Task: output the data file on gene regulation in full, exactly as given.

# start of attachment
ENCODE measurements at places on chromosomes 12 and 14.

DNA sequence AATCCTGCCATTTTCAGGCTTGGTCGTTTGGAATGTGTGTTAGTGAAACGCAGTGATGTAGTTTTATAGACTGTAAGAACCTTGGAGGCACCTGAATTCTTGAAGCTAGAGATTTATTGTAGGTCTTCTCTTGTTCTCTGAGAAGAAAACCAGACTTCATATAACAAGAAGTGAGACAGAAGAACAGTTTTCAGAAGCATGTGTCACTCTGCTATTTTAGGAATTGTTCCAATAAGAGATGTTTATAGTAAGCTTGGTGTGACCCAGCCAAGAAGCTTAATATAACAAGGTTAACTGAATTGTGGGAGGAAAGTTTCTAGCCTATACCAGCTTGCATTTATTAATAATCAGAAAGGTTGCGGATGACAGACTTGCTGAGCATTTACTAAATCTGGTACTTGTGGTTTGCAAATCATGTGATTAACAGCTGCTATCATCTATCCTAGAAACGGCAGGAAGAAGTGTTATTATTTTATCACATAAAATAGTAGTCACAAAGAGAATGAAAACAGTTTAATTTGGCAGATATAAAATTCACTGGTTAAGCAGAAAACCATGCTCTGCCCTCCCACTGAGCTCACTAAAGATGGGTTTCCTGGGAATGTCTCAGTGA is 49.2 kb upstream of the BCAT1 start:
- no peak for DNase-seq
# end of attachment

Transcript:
ENCODE measurements at places on chromosomes 12 and 14.

DNA sequence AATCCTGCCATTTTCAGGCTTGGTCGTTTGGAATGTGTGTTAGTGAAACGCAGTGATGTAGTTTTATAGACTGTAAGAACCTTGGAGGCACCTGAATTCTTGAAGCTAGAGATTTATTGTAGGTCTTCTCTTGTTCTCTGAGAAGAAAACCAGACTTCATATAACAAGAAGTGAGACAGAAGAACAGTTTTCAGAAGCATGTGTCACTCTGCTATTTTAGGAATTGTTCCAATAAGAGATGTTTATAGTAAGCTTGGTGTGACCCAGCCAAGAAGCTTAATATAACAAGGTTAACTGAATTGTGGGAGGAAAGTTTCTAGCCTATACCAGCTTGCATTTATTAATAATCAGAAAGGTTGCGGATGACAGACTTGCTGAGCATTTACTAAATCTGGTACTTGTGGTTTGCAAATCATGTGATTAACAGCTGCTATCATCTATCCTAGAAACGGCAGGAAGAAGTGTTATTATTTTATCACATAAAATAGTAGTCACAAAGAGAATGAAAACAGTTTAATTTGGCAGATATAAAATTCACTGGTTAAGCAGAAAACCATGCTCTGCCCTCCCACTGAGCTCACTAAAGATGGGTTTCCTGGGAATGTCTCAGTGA is 49.2 kb upstream of the BCAT1 start:
- no peak for DNase-seq